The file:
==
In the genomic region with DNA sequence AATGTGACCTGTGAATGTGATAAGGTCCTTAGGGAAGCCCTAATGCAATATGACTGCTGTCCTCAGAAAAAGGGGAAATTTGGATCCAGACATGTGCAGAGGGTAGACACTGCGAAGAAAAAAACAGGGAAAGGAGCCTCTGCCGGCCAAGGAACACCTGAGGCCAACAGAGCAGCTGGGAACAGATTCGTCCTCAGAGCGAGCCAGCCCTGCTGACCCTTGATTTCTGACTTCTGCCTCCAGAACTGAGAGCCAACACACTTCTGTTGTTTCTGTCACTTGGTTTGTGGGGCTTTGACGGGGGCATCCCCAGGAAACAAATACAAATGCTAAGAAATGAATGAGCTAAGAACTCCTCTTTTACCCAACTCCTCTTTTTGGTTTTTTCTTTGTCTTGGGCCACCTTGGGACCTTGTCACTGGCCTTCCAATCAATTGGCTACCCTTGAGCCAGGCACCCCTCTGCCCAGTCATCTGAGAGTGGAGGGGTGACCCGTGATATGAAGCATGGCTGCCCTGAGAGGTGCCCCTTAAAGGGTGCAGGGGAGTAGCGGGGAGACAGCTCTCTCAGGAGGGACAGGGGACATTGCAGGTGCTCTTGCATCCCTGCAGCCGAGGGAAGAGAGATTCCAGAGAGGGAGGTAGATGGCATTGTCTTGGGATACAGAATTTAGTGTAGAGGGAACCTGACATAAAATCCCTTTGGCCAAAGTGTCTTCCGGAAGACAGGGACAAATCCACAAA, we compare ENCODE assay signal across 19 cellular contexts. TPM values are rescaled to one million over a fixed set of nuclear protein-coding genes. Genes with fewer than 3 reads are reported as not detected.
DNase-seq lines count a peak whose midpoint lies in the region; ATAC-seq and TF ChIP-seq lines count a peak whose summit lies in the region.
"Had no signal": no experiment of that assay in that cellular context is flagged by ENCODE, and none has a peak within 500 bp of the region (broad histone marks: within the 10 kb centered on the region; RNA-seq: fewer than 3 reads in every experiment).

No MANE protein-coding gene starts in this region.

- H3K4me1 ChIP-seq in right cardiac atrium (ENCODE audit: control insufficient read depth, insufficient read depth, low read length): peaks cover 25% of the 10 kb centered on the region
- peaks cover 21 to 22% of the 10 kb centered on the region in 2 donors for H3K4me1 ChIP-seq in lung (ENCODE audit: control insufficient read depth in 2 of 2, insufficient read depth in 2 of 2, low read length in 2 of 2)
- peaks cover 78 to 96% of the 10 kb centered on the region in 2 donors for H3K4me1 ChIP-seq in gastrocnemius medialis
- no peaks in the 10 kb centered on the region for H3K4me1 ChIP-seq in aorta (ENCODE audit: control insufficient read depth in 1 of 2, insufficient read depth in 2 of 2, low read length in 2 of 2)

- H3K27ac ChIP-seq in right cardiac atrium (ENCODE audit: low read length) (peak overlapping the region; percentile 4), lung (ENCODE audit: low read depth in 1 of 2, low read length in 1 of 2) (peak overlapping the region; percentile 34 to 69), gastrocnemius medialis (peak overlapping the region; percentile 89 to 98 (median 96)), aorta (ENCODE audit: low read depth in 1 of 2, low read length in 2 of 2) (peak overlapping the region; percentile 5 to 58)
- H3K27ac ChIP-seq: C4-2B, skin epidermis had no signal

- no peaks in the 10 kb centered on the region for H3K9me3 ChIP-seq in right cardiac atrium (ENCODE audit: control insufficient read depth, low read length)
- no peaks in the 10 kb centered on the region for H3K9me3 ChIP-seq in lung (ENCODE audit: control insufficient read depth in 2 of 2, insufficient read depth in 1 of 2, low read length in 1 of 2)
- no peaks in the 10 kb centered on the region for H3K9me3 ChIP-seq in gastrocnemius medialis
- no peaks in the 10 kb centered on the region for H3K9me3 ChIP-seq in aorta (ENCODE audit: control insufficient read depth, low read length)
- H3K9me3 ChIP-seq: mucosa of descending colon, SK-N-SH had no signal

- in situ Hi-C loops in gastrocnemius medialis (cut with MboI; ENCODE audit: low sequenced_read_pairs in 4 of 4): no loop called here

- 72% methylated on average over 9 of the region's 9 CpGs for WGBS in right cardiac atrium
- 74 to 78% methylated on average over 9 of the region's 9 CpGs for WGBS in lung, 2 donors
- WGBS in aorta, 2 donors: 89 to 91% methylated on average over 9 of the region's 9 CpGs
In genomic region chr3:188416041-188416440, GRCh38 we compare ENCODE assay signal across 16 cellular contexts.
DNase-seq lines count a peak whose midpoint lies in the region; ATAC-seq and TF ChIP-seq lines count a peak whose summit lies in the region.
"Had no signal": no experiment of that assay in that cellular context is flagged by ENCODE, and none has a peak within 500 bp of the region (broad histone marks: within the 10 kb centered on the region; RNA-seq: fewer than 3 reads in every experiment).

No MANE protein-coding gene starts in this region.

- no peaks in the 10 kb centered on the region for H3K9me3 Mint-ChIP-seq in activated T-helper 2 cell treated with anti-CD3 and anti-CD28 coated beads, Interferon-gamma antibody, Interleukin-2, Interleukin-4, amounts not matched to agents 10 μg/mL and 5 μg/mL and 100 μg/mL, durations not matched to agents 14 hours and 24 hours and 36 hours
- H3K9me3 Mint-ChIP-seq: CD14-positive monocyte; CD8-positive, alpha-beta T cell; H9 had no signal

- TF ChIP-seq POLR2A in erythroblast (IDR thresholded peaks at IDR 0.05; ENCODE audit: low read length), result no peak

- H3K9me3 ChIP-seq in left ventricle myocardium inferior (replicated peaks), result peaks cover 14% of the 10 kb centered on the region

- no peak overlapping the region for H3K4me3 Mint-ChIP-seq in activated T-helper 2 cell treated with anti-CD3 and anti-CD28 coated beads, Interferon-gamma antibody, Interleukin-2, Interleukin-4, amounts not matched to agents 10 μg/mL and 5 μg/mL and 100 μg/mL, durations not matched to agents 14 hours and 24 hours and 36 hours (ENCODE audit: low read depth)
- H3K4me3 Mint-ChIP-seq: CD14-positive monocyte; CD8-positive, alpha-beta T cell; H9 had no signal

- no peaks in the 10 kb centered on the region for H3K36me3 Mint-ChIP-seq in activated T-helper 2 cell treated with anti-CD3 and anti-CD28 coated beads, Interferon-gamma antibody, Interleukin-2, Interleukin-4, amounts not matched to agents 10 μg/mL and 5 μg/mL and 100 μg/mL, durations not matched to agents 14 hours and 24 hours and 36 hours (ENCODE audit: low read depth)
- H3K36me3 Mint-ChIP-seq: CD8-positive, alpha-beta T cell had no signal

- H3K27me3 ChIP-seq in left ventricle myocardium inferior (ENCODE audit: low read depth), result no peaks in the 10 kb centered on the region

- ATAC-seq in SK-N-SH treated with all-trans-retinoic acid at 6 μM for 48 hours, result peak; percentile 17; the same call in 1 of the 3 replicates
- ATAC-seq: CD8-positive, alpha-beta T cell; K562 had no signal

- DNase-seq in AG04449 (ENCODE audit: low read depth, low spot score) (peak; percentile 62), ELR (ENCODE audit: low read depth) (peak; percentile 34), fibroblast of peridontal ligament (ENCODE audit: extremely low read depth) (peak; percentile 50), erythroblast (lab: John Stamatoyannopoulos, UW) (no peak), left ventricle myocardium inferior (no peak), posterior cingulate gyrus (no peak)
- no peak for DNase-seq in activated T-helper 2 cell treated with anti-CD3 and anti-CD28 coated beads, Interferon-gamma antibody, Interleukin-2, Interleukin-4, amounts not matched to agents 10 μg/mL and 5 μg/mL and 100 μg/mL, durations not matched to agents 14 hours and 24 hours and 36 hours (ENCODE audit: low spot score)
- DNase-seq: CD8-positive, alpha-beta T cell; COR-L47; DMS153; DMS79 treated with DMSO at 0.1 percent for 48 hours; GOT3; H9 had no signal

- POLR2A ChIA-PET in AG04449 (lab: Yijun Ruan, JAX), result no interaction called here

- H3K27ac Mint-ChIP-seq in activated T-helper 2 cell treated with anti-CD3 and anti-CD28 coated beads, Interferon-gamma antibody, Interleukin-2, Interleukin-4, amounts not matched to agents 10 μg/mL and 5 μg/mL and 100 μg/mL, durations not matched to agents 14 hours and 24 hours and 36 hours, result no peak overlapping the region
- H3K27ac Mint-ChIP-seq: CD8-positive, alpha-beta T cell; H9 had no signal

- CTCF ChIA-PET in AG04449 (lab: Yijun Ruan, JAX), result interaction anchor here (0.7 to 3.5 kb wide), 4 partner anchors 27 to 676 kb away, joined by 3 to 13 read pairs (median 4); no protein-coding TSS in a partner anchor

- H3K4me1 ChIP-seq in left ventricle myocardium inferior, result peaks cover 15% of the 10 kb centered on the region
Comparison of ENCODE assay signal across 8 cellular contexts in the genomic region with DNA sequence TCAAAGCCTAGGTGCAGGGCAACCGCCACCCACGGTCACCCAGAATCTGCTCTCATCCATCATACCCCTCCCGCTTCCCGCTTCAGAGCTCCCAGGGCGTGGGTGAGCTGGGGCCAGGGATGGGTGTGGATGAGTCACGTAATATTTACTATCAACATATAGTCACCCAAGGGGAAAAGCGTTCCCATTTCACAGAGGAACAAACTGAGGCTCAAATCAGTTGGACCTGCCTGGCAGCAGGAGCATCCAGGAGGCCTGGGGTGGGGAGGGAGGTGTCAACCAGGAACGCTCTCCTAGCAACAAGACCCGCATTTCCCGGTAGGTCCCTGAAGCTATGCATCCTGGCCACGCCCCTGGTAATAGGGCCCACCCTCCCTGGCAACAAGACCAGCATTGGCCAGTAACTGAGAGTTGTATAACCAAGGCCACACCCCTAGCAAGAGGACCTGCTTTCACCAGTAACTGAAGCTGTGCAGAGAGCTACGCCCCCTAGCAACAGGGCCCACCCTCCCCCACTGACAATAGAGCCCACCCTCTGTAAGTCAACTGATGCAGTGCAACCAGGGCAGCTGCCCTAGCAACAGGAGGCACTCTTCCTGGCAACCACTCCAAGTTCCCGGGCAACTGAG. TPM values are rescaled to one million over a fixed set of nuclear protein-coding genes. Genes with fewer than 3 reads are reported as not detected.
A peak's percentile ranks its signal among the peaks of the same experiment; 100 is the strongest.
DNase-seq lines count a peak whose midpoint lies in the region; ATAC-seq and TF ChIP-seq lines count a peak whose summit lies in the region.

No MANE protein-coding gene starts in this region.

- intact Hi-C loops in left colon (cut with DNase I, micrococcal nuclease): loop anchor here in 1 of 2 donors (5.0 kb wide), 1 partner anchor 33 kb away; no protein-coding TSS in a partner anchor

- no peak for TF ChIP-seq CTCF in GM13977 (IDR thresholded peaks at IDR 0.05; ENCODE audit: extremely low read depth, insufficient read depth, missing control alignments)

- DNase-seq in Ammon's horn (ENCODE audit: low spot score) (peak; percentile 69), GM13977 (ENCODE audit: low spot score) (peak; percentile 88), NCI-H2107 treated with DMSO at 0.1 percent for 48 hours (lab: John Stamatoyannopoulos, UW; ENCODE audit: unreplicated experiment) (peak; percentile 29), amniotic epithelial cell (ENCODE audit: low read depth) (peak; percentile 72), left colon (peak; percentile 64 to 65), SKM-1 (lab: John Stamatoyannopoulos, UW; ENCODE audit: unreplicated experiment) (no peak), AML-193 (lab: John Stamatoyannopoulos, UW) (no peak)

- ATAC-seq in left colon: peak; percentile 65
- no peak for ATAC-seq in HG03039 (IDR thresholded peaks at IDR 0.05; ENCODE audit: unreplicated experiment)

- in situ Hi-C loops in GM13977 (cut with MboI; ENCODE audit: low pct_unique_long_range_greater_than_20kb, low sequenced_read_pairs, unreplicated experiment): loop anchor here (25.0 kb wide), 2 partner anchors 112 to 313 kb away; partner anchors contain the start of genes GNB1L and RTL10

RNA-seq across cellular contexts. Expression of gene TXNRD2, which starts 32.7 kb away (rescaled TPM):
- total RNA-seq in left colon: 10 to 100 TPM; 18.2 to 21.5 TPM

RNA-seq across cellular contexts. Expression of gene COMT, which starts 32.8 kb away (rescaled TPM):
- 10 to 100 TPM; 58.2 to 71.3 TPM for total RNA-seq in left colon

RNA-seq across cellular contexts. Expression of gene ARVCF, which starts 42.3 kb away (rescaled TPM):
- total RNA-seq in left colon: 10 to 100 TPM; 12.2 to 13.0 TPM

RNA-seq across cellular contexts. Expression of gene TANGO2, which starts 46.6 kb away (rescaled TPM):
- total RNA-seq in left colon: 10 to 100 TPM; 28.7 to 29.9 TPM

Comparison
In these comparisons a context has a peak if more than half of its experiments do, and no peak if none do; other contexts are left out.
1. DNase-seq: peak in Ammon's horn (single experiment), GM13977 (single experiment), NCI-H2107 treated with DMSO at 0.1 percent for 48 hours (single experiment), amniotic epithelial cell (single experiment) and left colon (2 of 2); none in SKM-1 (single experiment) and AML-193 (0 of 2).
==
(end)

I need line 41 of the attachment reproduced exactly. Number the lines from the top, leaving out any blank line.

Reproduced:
- CTCF ChIA-PET in AG04449 (lab: Yijun Ruan, JAX), result interaction anchor here (0.7 to 3.5 kb wide), 4 partner anchors 27 to 676 kb away, joined by 3 to 13 read pairs (median 4); no protein-coding TSS in a partner anchor